Carpal tunnel syndrome

Achy hand with numbness or weakness

The carpal tunnel is a structure in the wrist made of a few small bones and a strong ligament.  The median nerve passes through it and can become compressed, causing the hand to become numb / tingly or weak. Manual therapy aims to stretch the ligament, mobilise the bones, and free up the nerve’s pathway.

Risk factors for CTS include diabetes, pregnancy, repetitive manual tasks and vibrational manual tasks.  In some cases, no amount of manual therapy will help the problem – it is just too compressed.  So in these cases, the thumb especially becomes very weak and grip strength is severely affected.  Surgery becomes the only option, and the ligament is released / remodelled, which is usually very effective.

The less severe cases are best managed non-operatively and this involves manual / manipulative therapies aimed at releasing the bones and ligament.  Neural ‘flossing’ is used to slide the nerve back and forth to minimise any adhesions and to promote blood flow to the nerve.  Night splinting is also an option, as the problem often becomes more noticeable when trying to sleep.  The splint simply holds the wrist in its most ‘open’ position, preventing clenching and curling of the hand and wrist when sleeping.  We order these in when needed and they cost about $40 each.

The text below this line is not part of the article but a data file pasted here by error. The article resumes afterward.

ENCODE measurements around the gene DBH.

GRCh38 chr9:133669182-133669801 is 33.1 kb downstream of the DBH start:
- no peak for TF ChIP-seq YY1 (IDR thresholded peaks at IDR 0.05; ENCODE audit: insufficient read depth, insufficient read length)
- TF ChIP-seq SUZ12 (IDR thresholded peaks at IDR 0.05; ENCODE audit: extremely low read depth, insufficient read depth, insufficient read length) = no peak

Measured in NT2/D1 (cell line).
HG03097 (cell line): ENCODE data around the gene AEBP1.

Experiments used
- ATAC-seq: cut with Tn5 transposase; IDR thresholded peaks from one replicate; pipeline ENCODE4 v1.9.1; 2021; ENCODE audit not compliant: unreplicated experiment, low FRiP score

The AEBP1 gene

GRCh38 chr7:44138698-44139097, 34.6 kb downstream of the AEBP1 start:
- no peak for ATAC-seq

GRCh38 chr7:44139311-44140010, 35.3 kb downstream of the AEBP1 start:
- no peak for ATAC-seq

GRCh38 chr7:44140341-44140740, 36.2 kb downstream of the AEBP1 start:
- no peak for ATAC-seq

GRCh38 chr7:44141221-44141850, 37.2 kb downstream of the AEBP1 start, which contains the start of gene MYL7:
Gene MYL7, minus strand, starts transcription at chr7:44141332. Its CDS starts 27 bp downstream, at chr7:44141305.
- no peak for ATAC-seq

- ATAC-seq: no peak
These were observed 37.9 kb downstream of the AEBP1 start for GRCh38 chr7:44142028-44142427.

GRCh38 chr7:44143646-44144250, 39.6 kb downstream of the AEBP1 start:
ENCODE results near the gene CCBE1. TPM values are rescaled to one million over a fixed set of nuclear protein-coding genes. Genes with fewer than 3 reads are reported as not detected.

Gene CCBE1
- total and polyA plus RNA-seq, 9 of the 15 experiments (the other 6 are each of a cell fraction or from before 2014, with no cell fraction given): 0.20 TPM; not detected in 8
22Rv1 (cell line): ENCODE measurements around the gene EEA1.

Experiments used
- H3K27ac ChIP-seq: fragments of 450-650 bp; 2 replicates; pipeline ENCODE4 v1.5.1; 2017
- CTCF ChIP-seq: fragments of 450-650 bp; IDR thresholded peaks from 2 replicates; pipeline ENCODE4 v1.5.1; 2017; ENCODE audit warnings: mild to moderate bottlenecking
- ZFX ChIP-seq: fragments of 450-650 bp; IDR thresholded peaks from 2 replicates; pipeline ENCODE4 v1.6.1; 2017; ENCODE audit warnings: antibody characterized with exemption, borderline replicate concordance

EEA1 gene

Mild CTS tends to be a medium term problem, lasting 1-6 months.  Treatment usually involves once a week 40 minute sessions working on the entire pathway of the median nerve, from the neck to the hand, and we’ll generally do about 4 of these in a row before diminishing the treatment frequency as the problem improves.